Dutch NCP rules that Dutch ECA is subject to OECD Guidelines for Multinational Enterprises
(ECA Watch, 30 November 2016, Ottawa) In a report dated November 30th 2016 the Dutch National Contact Point (NCP), official monitoring body of the OECD Guidelines for Multinational Enterprises in the Netherlands, found that the Dutch official ECA, Atradius State Business (ADSB), may not have exercised sufficient due diligence or fulfilled its duty to use its leverage over its client, the Dutch dredging company Van Oord Marine, to prevent or mitigate possible adverse impacts of its dredging activities in Brazil's Suape Industrial Port Complex, two projects insured with ADSB by Van Oord.
Following lengthy discussions mediated by the Dutch NCP between ADSB, Van Oord and Dutch ECA Watch member Both ENDS, together with Brazilian NGOs representing the affected communities and the Brazilian NCP, the report notes that "adverse impacts have occurred", but avoids taking an "opinion on the parties' respective degree of responsibility for this", believing that "the Brazilian NCP has the primary responsibility to ascertain the causality of the adverse impacts referred to in the complaint."
The Dutch NCP found that ADSB is an MNE under the OECD Guidelines and that ADSB "is 'directly linked' to the possible adverse impacts 'contributed to or caused by a business relationship' (Van Oord) under paragraph II.A.11, and therefore, has an
independent duty to use its leverage on such business relationships to prevent or mitigate adverse impacts resulting from the dredging activities." This is an important precedent, as national ECAs have traditionally claimed to exercise due diligence on the social and environmental impacts of the projects they support solely via the OECD Export Credit Working Group's Common Approaches, a set of non-binding recommendations which apply only to a limited set of OECD ECA supported projects and are monitored by a secretive ECA peer review body akin to foxes choosing which hen houses they might protect.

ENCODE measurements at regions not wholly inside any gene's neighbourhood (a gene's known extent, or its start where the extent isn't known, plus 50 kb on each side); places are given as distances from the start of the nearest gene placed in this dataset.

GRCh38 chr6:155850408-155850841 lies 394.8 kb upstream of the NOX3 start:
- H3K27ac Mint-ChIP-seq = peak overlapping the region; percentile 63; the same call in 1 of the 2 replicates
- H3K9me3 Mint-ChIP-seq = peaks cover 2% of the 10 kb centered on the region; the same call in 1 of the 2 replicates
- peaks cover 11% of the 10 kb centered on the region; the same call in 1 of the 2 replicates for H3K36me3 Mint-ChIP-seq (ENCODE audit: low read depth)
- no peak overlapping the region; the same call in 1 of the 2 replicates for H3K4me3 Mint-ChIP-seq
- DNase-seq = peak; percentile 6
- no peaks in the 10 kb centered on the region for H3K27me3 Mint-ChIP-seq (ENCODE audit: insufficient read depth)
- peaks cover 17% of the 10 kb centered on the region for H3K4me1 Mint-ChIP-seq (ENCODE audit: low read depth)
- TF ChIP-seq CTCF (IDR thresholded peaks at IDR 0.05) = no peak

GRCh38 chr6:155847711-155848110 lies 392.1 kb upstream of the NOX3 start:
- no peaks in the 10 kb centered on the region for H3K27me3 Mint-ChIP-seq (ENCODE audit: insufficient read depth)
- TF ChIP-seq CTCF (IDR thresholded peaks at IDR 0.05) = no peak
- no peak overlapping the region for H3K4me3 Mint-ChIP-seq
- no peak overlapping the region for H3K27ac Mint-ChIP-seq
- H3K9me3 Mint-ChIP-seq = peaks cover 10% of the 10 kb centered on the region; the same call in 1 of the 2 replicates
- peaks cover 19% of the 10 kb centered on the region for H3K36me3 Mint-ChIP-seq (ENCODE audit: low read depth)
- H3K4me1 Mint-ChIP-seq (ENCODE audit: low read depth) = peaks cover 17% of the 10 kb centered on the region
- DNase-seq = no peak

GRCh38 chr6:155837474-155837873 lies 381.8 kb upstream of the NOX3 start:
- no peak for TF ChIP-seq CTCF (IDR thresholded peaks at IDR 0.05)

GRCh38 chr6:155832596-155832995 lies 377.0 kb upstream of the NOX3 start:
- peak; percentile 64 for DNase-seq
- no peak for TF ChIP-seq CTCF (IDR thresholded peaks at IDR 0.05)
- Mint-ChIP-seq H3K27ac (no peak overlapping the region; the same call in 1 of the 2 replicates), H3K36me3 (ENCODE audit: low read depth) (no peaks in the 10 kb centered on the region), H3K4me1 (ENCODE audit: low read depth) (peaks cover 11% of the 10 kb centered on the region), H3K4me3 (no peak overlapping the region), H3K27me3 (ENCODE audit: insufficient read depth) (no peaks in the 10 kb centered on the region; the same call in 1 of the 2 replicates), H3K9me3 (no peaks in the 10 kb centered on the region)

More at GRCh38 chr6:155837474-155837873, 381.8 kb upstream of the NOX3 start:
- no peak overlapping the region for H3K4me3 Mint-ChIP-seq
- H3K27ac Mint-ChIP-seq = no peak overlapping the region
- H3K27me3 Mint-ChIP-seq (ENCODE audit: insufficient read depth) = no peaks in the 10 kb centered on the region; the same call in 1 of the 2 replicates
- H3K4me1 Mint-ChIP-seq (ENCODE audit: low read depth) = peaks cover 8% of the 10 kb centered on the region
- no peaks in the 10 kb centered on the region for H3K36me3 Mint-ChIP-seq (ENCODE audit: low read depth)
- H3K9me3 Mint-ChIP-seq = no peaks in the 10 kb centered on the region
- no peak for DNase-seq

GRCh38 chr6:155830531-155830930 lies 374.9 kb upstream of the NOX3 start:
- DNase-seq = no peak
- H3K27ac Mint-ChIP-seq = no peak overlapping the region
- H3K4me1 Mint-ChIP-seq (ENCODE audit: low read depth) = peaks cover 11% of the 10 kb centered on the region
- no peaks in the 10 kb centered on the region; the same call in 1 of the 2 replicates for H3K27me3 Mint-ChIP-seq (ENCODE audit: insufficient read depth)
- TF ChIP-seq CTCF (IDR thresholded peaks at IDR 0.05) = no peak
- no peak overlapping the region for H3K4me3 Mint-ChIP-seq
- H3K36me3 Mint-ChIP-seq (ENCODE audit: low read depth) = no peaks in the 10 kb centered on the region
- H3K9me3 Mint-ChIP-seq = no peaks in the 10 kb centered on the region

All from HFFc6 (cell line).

Both ENDS submission on the “Gaps between the Common Approaches and the OECD Guidelines” has been shared with the Dutch NCP, the OECD and other interested stakeholders. It should be noted that the OECD Guidelines are grounded in an OECD Council Decision that has a similar status to a treaty or a convention. A Council Decision is therefore firmly anchored in international law. Unlike the OECD Guidelines, the Common Approaches are incorporated in an OECD council recommendation, which is a political commitment only, and not anchored in international law. In addition, the Common Approaches only call for a one-time due diligence moment, while the OECD Guidelines clearly call for an ongoing process.
The OECD Guidelines oblige government established NCPs to contribute to the resolution of issues that arise from alleged non-observance of the Guidelines in specific instances and have built-in grievance mechanisms. In this case, the Dutch NCP has recommended that an evaluation of outcomes of the discussions and agreements of the parties be conducted in October 2017, ensuring that there is ongoing follow-up on the adverse impacts that have been alleged: lack of consultation with affected communities, the destruction of fisheries, endangerment of fishing crews, unannounced deep sea explosions, soil and water contamination, lack of mitigating and compensatory measures and remuneration for lost livelihoods and lands, etc.